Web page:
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Psychopharmacology

, Volume 96, Issue 3, pp 421–425 | Cite as

Physostigmine improves water maze performance following nucleus basalis magnocellularis lesions in rats

  • R. J. Mandel
  • L. J. Thal
Original Investigations

Abstract

Bilateral excitotoxic lesions of the nucleus basalis magnocellularis in rats were used along with testing in the water maze task to assess whether inhibition of acetylcholinesterase with physostigmine would reverse the lesion-induced impairment. Rats were lesioned bilaterally in stages using ibotenic acid and then behaviorally tested 3 weeks after surgery. Lesioned animals were administered one of three doses of physostigmine (0.06, 0.19, or 0.32 mg/kg) or vehicle solution 15 min prior to water maze testing. Sham lesioned animals injected with vehicle solution served as an untreated control group. Animals were tested for 5 consecutive days followed by 2 days off and then tested for 5 additional days. The rats were then sacrificed and their frontal cortex was assayed for choline acetyltransferase. The nucleus basalis magnocellularis lesion caused approximately a 27% depletion of choline acetyltransferase in the frontal cortex of these animals. The lesion also impaired the performance of the rats given vehicle solution as compared to untreated controls. Two doses (0.06 and 0.19 mg/kg) of physostigmine improved performance relative to lesioned controls. The lower dose, 0.06 mg/kg, improved performance more than the 0.19 mg/kg dose of physostigmine. The highest dose of physostigmine impaired water maze performance relative to lesioned controls. These data are discussed in relation to the cholinergic hypothesis of Alzheimer's disease and the potential therapeutic use of physostigmine.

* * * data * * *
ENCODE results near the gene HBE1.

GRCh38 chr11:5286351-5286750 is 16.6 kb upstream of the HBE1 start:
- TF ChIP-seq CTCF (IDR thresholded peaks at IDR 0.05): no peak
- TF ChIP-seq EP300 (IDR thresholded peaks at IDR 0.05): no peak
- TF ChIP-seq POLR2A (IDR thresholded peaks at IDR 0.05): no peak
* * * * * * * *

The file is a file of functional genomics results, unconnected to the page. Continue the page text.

Key words

Alzheimer's disease Cholinergic Water maze Physostigmine Spatial learning 

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Copyright information

© Springer-Verlag 1988

Authors and Affiliations

  • R. J. Mandel
    • 1
    • 2
  • L. J. Thal
    • 1
  1. 1.Neurology ServiceVeterans Administration Medical CenterSan DiegoUSA
  2. 2.Department of NeurosciencesUniversity of CaliforniaSan Diego/La JollaUSA

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